The message, written in French, was read out on the the occasion of the international pilgrimage to Rome, “Una cum Papa nostro”, organised by “Coetus internationalis Summorum Pontificum”. The pilgrimage culminated in a Mass presided by Cardinal Antonio Canizares, prefect of the Congregation for Divine Worship and the Discipline of the Sacraments, celebrated according to the extraordinary form of the Roman rite. Among those participating were faithful belonging to groups linked to the use of the 1962 Missal, which was approved by John XXIII and remained in force until the reforms of the Council.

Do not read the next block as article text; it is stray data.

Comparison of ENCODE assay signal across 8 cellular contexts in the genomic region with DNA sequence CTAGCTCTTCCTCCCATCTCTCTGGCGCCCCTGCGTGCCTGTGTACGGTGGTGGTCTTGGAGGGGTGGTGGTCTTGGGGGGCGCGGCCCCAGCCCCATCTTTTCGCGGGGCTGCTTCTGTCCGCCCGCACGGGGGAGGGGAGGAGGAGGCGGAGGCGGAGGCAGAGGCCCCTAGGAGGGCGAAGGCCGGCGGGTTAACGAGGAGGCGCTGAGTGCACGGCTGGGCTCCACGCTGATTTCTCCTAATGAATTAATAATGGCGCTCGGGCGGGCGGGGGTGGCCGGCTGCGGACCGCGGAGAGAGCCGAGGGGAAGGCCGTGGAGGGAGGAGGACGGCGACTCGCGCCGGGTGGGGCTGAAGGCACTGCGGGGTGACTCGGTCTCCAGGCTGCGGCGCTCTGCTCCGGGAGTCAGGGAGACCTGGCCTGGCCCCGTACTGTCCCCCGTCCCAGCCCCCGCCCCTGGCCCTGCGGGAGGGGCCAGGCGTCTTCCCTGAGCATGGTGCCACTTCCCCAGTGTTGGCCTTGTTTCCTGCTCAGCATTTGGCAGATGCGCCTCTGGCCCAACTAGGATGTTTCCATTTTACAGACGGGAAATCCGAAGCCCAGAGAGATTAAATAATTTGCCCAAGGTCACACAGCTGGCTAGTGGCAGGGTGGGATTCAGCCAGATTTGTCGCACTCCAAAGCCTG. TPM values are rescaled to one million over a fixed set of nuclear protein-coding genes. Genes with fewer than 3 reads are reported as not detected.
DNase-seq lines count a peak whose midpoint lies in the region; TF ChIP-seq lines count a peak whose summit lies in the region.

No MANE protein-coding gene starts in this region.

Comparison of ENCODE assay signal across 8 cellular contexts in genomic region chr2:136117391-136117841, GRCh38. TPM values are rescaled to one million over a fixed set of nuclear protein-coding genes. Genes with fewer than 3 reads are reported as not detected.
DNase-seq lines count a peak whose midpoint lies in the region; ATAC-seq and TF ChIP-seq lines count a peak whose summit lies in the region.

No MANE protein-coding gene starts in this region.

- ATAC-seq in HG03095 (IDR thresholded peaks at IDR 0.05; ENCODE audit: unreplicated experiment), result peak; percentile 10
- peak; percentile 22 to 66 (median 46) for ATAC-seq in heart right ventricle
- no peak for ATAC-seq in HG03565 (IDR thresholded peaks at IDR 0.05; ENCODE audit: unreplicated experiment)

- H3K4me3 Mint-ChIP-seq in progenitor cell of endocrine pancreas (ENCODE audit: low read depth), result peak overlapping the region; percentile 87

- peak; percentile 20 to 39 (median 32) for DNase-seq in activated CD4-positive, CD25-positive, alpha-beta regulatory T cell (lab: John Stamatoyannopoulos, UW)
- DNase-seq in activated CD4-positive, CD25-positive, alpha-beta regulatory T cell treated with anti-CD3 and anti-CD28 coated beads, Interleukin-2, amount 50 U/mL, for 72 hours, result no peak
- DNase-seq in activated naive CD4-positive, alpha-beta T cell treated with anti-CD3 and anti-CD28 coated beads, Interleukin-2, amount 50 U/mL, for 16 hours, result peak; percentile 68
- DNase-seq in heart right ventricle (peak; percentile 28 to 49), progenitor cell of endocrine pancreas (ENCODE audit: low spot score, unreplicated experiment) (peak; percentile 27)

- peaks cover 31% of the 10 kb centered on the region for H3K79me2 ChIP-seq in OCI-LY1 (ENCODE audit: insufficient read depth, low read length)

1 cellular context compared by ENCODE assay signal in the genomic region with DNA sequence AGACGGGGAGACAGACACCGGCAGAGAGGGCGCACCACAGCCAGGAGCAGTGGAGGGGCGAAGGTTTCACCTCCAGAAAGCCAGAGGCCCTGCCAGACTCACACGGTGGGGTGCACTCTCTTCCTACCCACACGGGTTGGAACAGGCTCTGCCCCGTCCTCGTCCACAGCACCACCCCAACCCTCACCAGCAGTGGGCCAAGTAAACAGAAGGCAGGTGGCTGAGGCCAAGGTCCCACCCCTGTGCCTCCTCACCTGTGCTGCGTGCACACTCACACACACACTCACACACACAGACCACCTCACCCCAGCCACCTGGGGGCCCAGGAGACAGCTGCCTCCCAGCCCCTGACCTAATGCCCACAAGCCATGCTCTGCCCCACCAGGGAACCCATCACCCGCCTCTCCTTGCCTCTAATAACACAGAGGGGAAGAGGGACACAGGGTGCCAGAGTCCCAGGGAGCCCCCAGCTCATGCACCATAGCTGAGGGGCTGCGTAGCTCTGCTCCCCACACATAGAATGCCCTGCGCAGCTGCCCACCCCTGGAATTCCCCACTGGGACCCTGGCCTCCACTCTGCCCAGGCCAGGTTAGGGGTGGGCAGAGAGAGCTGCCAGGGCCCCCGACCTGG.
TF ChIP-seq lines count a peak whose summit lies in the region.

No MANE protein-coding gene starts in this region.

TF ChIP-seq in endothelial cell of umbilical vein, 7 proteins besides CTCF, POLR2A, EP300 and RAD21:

November 7th, 2012 by admin
Feast of Christ the King, Mass in Extraordinary Form 28 October 2012 St Mary of the Angels’ Church, Wellington.(Sermon Excerpts)
The revelation of God, brought to earth in Jesus continues to challenge people and, not least, us his followers. That is so evident today. Not only are there some people around who aggressively reject all Christian belief, but, among members of the Church, there are those who in effect reject the teaching of Jesus by making it relative, by watering it down; there are even some who in recent times have said publicly they now “go beyond the Church” and “beyond Jesus”. So prevalent is this de facto unbelief that Pope Benedict has called on Catholics to observe a Year of Faith. It began on 11th October, the anniversary of the opening of the Second Vatican Council fifty years ago; it will continue until the feast of Christ the King in 2013…